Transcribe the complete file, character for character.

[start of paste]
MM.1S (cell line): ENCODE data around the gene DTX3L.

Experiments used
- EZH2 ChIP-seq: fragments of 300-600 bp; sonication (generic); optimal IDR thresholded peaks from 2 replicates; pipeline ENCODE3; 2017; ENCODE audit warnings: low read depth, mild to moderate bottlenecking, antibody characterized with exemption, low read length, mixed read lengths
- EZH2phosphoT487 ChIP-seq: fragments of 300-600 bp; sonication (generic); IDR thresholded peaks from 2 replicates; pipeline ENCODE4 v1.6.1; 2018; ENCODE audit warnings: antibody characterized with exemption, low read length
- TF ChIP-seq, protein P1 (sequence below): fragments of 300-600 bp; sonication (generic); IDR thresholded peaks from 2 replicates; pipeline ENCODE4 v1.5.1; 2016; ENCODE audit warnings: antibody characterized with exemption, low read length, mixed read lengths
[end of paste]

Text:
MM.1S (cell line): ENCODE data around the gene DTX3L.

Experiments used
- EZH2 ChIP-seq: fragments of 300-600 bp; sonication (generic); optimal IDR thresholded peaks from 2 replicates; pipeline ENCODE3; 2017; ENCODE audit warnings: low read depth, mild to moderate bottlenecking, antibody characterized with exemption, low read length, mixed read lengths
- EZH2phosphoT487 ChIP-seq: fragments of 300-600 bp; sonication (generic); IDR thresholded peaks from 2 replicates; pipeline ENCODE4 v1.6.1; 2018; ENCODE audit warnings: antibody characterized with exemption, low read length
- TF ChIP-seq, protein P1 (sequence below): fragments of 300-600 bp; sonication (generic); IDR thresholded peaks from 2 replicates; pipeline ENCODE4 v1.5.1; 2016; ENCODE audit warnings: antibody characterized with exemption, low read length, mixed read lengths